If that doesnt spook you out of getting into trucking... get yourself a few good lawyers and buy a truck and trailer, insurance and start hauling. You will need the Sharks to fight the dead beat shippers/receivers and to get the insurance companies to pay when you have troubled loads or accidents.

All and all it's a terribly tough job, but someone has to do it. Just please, PLEASE PLEASE if you cant speak very good english take some speaking lessons! Noone can understand broken english-spanish-japanese-asian languages over the phone, especially with 8 to 10 other people in the same room conversing on the phone (just a personal pet peve).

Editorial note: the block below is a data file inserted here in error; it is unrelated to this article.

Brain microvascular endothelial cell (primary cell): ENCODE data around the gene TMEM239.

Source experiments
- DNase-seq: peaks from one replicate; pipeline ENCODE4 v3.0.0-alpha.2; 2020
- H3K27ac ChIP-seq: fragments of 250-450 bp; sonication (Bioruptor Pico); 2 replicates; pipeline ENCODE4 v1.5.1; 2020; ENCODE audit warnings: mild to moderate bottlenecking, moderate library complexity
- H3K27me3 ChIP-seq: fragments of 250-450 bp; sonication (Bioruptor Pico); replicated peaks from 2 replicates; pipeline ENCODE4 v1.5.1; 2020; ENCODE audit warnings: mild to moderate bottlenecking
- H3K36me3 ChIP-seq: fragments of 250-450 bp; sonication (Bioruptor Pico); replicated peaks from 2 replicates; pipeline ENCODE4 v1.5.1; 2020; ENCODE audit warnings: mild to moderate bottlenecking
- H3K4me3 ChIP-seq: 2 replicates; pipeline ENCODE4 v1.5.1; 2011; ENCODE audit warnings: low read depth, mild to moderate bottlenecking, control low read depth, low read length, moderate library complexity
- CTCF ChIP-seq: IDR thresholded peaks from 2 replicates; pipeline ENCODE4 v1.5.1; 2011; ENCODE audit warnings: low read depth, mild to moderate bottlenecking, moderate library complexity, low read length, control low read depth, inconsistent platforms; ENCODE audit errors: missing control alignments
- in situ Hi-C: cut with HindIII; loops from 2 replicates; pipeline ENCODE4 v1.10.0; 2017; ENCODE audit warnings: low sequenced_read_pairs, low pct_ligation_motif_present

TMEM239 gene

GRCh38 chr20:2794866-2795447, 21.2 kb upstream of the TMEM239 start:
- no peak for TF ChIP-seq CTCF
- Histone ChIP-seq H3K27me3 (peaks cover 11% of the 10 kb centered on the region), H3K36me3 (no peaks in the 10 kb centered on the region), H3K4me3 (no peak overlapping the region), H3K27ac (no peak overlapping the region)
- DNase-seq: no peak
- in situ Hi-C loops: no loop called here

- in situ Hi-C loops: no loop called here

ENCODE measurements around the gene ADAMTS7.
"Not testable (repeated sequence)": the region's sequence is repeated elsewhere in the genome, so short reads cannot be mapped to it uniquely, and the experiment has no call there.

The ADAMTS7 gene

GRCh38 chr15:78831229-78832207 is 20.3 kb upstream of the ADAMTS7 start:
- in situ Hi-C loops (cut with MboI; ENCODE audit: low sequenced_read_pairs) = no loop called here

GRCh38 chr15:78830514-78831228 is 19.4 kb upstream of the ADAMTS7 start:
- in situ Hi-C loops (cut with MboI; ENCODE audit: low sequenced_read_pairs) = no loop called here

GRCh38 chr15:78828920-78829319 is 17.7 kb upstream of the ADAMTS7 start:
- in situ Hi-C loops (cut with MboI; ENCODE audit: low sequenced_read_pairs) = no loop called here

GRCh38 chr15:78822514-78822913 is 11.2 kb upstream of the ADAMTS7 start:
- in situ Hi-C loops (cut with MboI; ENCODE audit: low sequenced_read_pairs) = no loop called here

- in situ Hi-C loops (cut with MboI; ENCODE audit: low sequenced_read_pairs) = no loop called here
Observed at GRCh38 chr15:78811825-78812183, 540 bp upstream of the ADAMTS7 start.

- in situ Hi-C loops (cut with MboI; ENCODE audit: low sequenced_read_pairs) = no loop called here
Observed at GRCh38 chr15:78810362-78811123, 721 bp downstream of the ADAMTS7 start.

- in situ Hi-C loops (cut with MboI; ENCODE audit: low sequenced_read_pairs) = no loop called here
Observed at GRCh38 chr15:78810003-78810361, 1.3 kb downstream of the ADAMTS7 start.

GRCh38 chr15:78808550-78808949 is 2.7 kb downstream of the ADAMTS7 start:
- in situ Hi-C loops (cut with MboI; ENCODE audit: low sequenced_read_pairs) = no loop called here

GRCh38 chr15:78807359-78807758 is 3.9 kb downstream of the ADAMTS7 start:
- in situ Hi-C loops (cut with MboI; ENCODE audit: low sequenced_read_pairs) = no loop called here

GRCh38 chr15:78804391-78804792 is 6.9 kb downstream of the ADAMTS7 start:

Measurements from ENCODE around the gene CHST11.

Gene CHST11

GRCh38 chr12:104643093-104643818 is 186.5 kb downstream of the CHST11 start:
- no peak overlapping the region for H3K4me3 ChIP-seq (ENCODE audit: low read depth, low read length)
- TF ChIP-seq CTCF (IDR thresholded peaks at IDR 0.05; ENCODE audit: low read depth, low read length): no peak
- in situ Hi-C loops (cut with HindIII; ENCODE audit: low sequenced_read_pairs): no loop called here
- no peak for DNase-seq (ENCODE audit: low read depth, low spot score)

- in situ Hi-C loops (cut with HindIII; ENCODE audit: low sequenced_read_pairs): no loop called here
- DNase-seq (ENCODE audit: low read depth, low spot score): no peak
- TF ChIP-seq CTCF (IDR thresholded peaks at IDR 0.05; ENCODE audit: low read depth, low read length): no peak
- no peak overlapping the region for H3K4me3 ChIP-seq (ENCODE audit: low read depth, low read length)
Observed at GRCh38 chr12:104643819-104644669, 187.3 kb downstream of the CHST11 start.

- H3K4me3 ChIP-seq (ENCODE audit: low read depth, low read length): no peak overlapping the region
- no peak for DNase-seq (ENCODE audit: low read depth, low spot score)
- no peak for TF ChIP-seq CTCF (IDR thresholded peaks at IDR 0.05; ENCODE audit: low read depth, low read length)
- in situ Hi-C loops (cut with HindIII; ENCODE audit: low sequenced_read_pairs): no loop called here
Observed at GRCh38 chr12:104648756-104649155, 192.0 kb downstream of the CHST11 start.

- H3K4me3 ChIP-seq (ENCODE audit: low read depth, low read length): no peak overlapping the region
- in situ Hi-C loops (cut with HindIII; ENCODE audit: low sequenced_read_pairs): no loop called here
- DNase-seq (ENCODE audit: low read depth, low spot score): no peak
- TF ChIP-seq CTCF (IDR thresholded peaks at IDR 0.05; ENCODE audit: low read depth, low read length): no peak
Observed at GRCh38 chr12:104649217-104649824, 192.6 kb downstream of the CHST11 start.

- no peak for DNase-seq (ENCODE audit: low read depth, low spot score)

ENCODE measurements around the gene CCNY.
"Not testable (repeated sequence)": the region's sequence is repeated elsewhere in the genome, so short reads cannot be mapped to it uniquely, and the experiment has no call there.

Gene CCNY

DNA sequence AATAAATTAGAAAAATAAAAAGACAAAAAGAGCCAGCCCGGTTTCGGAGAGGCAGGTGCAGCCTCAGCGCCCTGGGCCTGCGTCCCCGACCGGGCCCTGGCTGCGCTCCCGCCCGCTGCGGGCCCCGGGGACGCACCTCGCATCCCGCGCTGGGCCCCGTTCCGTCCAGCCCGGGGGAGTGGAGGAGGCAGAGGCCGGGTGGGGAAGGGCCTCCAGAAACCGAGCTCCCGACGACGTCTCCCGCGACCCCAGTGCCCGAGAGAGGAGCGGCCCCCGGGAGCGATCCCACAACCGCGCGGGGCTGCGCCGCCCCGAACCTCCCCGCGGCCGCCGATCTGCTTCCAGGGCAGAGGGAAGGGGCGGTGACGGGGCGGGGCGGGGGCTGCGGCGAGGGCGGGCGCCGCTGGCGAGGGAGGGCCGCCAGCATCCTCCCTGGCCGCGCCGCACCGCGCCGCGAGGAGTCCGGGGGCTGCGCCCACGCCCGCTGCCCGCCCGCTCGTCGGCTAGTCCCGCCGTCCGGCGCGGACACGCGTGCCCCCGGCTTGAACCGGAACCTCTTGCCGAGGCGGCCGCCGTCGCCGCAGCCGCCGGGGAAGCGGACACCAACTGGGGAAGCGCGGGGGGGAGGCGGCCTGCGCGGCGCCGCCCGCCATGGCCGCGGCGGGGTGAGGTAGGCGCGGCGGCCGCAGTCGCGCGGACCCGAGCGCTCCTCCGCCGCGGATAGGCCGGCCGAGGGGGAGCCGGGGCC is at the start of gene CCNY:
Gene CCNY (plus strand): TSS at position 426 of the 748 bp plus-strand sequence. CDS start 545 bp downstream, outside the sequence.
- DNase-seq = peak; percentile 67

DRACO-

*** In order to bend the spoon, you have to first realize you are holding a butterknife you dolt! ***

As a grizzled veteran I have to disagree (4.80 / 5) (#25)
by Miniluv on Wed Jan 31, 2001 at 03:27:07 AM EST

Alright, so I'm not exactly grizzled, but I do have a couple years in the freight business under my belt, and honestly your comment reads exactly like mine would've had I been in the position to comment on a story like this in my first 6 months in the business.

I work at a truck brokerage as a dispatcher. I havent been on the job very long, but I have heard a lot of troublesome stories.
Well, truck brokerage firms are usually pretty scummy, no offense. Shippers hate the necessity, truckers hate the lower pay, forwarders hate the competition, and the big truck lines hate everyone but themselves. Dispatchers are usually some of the least liked people in any given firm, despite being one of the hardest and most essential jobs. War stories are a favorite pastime amongst dispatchers and truckers, and only the really horrific stories are worth telling.